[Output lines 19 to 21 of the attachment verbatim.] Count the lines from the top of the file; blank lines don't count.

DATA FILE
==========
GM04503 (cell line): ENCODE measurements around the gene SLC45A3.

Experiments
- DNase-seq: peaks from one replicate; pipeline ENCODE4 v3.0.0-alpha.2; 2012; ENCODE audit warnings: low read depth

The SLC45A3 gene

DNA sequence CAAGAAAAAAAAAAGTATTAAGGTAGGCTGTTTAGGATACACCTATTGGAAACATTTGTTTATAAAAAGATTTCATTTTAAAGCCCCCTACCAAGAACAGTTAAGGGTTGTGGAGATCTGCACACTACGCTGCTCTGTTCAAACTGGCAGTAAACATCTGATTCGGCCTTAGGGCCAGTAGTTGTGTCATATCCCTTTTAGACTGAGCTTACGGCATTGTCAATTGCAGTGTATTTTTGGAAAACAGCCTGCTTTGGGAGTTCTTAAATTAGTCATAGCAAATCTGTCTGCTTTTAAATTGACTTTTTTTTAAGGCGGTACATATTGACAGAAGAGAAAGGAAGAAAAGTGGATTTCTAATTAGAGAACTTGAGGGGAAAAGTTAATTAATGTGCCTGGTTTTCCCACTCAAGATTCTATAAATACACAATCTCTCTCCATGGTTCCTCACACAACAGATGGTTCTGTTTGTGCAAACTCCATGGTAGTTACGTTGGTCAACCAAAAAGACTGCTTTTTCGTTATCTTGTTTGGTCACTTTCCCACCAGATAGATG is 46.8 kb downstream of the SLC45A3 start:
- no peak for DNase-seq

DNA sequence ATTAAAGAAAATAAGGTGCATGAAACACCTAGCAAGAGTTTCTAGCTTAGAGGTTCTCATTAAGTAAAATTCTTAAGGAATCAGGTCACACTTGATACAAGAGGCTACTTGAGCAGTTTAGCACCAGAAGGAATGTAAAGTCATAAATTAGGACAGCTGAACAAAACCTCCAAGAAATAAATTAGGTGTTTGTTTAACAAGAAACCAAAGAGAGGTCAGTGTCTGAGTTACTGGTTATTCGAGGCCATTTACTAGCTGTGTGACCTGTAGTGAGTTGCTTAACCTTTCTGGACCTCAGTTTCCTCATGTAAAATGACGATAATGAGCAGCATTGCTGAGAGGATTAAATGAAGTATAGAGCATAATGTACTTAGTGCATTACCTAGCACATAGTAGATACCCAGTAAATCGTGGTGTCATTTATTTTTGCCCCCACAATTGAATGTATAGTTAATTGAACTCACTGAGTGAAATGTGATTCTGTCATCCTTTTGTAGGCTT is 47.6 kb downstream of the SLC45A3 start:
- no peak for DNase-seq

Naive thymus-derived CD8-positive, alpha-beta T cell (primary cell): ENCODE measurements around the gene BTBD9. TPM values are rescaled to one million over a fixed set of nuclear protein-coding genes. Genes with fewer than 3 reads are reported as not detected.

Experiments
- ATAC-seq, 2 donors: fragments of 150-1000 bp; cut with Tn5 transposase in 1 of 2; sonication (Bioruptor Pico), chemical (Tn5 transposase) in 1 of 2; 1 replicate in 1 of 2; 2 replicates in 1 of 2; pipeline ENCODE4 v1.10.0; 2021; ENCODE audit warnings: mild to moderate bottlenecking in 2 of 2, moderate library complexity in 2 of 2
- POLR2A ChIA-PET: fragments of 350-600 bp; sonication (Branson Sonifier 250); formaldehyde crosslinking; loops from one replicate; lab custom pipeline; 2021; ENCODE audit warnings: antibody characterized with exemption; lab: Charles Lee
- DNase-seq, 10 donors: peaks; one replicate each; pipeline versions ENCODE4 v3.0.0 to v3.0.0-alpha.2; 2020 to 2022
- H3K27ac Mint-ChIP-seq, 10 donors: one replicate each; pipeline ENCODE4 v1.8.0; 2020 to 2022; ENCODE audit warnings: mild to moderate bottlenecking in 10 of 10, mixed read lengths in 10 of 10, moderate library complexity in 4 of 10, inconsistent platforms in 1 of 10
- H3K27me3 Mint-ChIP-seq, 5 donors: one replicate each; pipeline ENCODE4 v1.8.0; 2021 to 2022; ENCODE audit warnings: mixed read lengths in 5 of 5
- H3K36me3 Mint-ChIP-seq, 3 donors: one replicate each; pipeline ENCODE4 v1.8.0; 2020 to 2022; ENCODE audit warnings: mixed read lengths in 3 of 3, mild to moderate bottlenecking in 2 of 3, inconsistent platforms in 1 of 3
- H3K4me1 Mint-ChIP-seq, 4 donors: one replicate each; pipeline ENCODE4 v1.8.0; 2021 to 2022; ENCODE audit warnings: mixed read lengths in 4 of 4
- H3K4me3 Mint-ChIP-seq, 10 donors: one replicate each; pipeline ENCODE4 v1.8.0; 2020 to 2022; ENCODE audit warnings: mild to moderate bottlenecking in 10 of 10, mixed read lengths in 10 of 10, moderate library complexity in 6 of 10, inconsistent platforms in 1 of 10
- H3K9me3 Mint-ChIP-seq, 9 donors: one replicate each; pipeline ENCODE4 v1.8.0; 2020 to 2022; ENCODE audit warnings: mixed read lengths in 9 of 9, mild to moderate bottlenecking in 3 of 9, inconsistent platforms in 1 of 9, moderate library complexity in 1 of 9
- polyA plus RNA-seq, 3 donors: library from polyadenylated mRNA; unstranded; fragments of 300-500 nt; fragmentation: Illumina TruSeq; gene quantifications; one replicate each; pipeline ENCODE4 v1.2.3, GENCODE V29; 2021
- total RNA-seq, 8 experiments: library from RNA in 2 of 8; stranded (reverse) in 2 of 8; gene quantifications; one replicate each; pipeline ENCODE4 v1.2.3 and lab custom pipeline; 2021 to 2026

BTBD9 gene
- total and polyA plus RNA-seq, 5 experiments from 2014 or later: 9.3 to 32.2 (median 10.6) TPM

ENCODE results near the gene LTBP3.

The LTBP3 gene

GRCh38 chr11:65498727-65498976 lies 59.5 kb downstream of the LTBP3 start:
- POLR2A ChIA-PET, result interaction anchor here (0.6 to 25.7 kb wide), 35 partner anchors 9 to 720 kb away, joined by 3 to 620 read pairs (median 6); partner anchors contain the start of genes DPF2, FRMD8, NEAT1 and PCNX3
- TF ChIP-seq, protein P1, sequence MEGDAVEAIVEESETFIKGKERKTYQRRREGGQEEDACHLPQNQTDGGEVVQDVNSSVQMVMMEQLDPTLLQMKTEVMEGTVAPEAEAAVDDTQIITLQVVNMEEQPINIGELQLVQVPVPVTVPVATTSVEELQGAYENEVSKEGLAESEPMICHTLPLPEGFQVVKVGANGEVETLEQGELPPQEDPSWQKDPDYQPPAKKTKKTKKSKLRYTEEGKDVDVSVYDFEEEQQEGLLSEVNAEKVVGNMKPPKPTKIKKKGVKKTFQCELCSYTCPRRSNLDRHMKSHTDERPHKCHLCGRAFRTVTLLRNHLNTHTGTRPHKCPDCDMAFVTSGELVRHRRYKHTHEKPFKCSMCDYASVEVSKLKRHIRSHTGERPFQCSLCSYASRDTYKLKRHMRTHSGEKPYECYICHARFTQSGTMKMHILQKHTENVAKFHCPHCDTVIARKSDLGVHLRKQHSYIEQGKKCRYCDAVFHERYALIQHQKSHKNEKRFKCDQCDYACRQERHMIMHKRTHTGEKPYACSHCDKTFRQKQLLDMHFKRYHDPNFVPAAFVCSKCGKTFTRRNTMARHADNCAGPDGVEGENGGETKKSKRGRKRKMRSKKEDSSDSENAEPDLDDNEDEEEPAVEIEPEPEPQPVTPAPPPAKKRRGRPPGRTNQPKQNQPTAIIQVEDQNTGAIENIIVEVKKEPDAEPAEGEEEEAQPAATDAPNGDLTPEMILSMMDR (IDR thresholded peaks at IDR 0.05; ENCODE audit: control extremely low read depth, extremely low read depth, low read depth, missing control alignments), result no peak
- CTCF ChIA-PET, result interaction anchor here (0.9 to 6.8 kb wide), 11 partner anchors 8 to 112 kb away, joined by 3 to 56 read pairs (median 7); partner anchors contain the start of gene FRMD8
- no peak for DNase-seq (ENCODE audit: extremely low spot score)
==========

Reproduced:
- H3K9me3 Mint-ChIP-seq, 9 donors: one replicate each; pipeline ENCODE4 v1.8.0; 2020 to 2022; ENCODE audit warnings: mixed read lengths in 9 of 9, mild to moderate bottlenecking in 3 of 9, inconsistent platforms in 1 of 9, moderate library complexity in 1 of 9
- polyA plus RNA-seq, 3 donors: library from polyadenylated mRNA; unstranded; fragments of 300-500 nt; fragmentation: Illumina TruSeq; gene quantifications; one replicate each; pipeline ENCODE4 v1.2.3, GENCODE V29; 2021
- total RNA-seq, 8 experiments: library from RNA in 2 of 8; stranded (reverse) in 2 of 8; gene quantifications; one replicate each; pipeline ENCODE4 v1.2.3 and lab custom pipeline; 2021 to 2026